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‘I want to meet Mark Zuckerberg and thank him personally,’ Google exec tells CNN

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Access to the Internet and specifically social networking site Facebook made a huge difference to Egyptians who succeeded on Friday in forcing former President Hosni Mubarak out of power. But how important was it?

“First Tunisia, now Egypt,” began CNN host Wolf Blitzer. “What’s next?”

“Ask Facebook,” answered Wael Ghonim, an Egyptian activist and the head of marketing in the Middle East and North Africa for search giant Google. “I want to meet [Facebook founder] Mark Zuckerberg and thank him personally.”

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“I’m talking on behalf of Egypt,” he continued. “This revolution started online. This revolution started on Facebook. This revolution started in June 2010 when hundreds of thousands of Egyptians started collaborating content.

“We would post a video on Facebook that would be shared by 60,000 people on their walls within a few hours. I always said that if you want to liberate a society just give them the Internet.

“The reason why is the Internet will help you fight a media war, which is something the Egyptian government regime played very well in 1970, 1980, 1990, and when the Internet came along they couldn’t play it. I’m gonna talk a lot about this. I plan to write a book called ‘Revolution 2.0’ that will say everything from the start, when there was nothing, until the end, and highlight the role of social media.”

Ghoneim was arrested by Egyptian security forces during protests last week and his whereabouts was for a time unknown. While he was missing, Amnesty International said he was “facing a serious risk of torture and other ill-treatment by security forces.”

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He traveled to Egypt on January 23, two days before massive nationwide rallies erupted demanding the overthrow of President Hosni Mubarak. Ghoneim was freed on Monday.

“I like to call it the Facebook Revolution but after seeing the people right now, I would say this is the Egyptian people’s revolution. It’s amazing,” he said during a speech to Egyptians in Cairo’s Tahrir Square.

“I’m not a hero, you are the heroes, you’re the ones who stayed on this square,” Ghonim told the crowd as they surged around him.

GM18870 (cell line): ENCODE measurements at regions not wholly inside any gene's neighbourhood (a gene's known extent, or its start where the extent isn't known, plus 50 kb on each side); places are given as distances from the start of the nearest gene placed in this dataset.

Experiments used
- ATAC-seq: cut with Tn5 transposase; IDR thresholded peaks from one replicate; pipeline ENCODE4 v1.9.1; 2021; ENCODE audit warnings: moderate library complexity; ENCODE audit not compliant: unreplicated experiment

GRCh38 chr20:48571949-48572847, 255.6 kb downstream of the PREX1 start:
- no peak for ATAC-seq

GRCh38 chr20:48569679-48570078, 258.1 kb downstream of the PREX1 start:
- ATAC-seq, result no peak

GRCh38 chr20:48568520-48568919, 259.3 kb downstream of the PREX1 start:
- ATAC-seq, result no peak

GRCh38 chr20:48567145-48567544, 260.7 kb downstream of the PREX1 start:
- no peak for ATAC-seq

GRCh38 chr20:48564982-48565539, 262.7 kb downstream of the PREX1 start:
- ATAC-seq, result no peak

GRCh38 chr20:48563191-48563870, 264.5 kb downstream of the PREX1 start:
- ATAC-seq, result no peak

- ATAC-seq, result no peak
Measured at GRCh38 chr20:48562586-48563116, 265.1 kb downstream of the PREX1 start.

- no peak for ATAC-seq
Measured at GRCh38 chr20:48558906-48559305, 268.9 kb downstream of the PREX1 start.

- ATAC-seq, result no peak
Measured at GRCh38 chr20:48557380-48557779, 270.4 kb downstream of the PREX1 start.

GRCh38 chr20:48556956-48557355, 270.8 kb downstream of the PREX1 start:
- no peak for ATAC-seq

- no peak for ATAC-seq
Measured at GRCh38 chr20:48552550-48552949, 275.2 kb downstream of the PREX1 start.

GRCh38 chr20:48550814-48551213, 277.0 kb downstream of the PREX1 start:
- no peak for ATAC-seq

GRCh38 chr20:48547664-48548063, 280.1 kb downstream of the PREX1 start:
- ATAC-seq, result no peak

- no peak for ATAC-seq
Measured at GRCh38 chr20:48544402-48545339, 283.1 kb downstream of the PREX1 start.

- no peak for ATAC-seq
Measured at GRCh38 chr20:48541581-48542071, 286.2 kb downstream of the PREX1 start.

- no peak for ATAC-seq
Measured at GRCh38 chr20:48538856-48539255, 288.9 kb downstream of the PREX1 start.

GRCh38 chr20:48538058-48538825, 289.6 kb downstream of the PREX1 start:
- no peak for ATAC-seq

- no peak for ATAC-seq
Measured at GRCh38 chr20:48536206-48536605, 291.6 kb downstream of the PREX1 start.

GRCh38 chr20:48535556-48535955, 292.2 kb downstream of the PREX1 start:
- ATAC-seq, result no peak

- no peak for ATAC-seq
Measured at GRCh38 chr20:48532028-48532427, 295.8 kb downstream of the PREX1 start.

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This video is from CNN, broadcast Friday, Feb. 11, 2011.

With AFP.

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2020 Election

Will Trump peacefully vacate the Oval Office if he loses the presidential election in 2020? A lesson from 1800

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As primary season heats up in the United States, the Democrats are anxiously debating the best path to unseat Donald Trump in 2020. But the question of how to beat Trump is perhaps less urgent than the issue of whether he will accept defeat.

Trump has already questioned his loss of the 2016 popular vote with baseless accusations of voter fraud. He has also repeatedly toyed with the idea of extending his presidency beyond the eight-year limit enshrined in the U.S. Constitution, even trumpeting Jerry Falwell Jr.’s assertion that his first term be extended by two years to compensate for the Russia investigation. Perhaps most ominously, Trump’s former lawyer Michael Cohen warned while testifying before the House Oversight Committee in February 2019:

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Something is killing galaxies — and science is on the case

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In the most extreme regions of the universe, galaxies are being killed. Their star formation is being shut down and astronomers want to know why.

The first ever Canadian-led large project on one of the world’s leading telescopes is hoping to do just that. The new program, called the Virgo Environment Traced in Carbon Monoxide survey (VERTICO), is investigating, in brilliant detail, how galaxies are killed by their environment.

As VERTICO’s principal investigator, I lead a team of 30 experts that are using the Atacama Large Millimeter Array (ALMA) to map the molecular hydrogen gas, the fuel from which new stars are made, at high resolution across 51 galaxies in our nearest galaxy cluster, called the Virgo Cluster.

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Inside the Trump administration’s chaotic dismantling of the Federal Land Agency

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Early this month, workers at the Washington headquarters of the Bureau of Land Management gathered to discuss a Trump administration plan that would force some 200 people to uproot their lives or find other jobs.

With a vague plan that keeps changing as officials describe it — and no guarantees that Congress would fully fund their relocations — the employees were being detailed to distant locations in the West like Grand Junction, Colorado, and Reno, Nevada. Many career staff saw the move as part of a wider Trump administration effort to drive federal employees out of their jobs. Acting White House chief of staff Mike Mulvaney has described that approach as a “wonderful way to streamline government.”

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